One of the big concerns in the world these days is the trajectory of the China’s economy. Specifically, is China head for for a soft or hard landing?Many point to the China’s slowing property market as a key concern on the matter.
However, many experts argue that China has sufficient policy tools to engineer a soft-landing in the economy by bolstering the property market.
Just last week, we learned China’s biggest banks had cut mortgage rates for first-time buyers.
JP Morgan was on the ground in China and noted that some first-time buyers were actually getting lower mortgage rates than advertised. From JP Morgan’s Jing Ulrich:
We heard today from China Overseas Land (COLI) that Industrial and Commercial Bank of China (ICBC) and China Construction Bank (CCB) have just lowered mortgage rates for first-time homebuyers to 10% below the benchmark lending rate. Prior to Chinese New Year, the rate was at a 10% premium, and the premium was removed during Chinese New Year to stimulate sales. During a visit to a China Vanke housing project, we were told that a 15% discount to the benchmark lending rate is possible for first-time buyers. The lowering of mortgage rates in Ningbo serves as another example of a local government following the PBoC’s recent call to support mortgage lending. It has been reported that banks are lowering mortgage rates to first-time homebuyers in Beijing, Shanghai, Shenzhen and other cities.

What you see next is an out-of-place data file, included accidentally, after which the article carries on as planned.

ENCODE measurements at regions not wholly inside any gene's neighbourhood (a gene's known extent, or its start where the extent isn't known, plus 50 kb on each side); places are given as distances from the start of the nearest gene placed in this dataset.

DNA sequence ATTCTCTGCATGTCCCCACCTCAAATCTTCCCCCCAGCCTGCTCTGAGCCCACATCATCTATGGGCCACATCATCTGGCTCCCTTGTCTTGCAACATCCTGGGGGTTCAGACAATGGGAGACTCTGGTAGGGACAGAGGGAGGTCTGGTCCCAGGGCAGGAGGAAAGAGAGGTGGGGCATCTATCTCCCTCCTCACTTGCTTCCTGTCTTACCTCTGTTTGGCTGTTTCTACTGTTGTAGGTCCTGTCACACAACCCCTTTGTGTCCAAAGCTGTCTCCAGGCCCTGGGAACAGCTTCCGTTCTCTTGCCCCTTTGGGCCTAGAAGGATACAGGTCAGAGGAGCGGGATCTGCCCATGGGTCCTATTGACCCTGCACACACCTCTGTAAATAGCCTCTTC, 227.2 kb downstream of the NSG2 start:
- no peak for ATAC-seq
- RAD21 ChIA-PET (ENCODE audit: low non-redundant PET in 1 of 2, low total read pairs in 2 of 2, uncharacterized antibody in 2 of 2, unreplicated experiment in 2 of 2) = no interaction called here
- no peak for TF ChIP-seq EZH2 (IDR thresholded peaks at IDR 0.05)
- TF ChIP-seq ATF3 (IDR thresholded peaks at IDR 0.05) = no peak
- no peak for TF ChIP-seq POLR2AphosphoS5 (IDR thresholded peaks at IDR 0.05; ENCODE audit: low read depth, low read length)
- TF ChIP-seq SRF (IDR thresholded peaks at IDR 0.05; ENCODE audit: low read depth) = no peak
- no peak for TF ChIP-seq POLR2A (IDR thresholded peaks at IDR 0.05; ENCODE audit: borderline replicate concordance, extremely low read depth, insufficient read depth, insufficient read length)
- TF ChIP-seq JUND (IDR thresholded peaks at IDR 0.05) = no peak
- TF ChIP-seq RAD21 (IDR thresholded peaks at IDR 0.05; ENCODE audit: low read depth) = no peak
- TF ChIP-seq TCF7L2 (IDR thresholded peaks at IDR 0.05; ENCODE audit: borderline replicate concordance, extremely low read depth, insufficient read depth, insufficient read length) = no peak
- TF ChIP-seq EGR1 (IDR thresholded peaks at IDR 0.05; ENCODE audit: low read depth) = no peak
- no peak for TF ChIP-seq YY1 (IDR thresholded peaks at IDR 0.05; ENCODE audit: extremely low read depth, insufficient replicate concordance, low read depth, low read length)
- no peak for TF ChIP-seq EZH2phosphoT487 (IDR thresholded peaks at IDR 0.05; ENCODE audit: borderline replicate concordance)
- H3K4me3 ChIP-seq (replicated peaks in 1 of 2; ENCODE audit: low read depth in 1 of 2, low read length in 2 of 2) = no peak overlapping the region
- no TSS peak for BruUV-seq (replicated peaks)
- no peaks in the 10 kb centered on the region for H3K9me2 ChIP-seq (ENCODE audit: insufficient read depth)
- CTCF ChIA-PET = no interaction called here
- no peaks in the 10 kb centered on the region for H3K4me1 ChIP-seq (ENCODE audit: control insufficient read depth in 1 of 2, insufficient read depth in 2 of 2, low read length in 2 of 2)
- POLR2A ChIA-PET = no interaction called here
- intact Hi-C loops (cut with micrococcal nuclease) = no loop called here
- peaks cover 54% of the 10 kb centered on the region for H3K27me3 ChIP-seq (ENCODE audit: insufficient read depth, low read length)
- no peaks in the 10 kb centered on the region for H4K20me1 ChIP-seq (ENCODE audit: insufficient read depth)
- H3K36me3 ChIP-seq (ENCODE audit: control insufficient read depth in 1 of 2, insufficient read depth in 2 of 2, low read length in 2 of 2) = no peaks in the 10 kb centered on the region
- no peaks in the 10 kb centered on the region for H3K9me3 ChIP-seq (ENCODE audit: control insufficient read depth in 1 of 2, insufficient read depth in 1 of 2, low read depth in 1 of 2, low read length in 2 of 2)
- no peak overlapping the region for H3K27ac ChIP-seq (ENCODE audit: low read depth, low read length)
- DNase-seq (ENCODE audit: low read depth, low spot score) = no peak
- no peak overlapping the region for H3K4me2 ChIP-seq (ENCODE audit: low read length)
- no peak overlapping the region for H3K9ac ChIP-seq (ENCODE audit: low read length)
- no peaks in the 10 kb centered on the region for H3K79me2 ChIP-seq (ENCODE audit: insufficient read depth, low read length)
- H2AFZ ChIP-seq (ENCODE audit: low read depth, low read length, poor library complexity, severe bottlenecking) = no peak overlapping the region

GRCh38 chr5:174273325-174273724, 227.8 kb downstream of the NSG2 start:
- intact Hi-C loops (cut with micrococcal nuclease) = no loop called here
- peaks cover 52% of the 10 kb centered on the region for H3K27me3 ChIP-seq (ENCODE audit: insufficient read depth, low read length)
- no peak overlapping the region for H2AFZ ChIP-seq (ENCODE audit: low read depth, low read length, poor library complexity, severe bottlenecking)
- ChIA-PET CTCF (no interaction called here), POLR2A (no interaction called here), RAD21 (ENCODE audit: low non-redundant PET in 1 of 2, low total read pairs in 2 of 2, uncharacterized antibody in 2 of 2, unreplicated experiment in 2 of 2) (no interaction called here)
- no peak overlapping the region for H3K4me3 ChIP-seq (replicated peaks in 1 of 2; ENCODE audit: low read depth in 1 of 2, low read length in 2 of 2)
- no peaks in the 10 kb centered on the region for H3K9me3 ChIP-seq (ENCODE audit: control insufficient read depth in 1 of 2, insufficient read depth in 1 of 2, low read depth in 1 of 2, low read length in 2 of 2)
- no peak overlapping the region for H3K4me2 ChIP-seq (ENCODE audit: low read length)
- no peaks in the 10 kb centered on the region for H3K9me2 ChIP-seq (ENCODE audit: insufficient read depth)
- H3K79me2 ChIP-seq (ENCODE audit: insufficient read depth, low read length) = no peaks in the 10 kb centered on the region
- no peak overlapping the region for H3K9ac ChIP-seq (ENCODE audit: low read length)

Although this is positive for China’s property market, it is very anecdotal and represents only one slice of the market. And there are definitely weaknesses in other areas of the market:
In the current climate, high-end developers are experiencing great difficulty and are unlikely to benefit from any degree of policy easing in the near term. In this sense, the downturn in the housing market stands to weigh on corporate earnings for a range of “local champions” in Chinese cities that have become involved in real estate.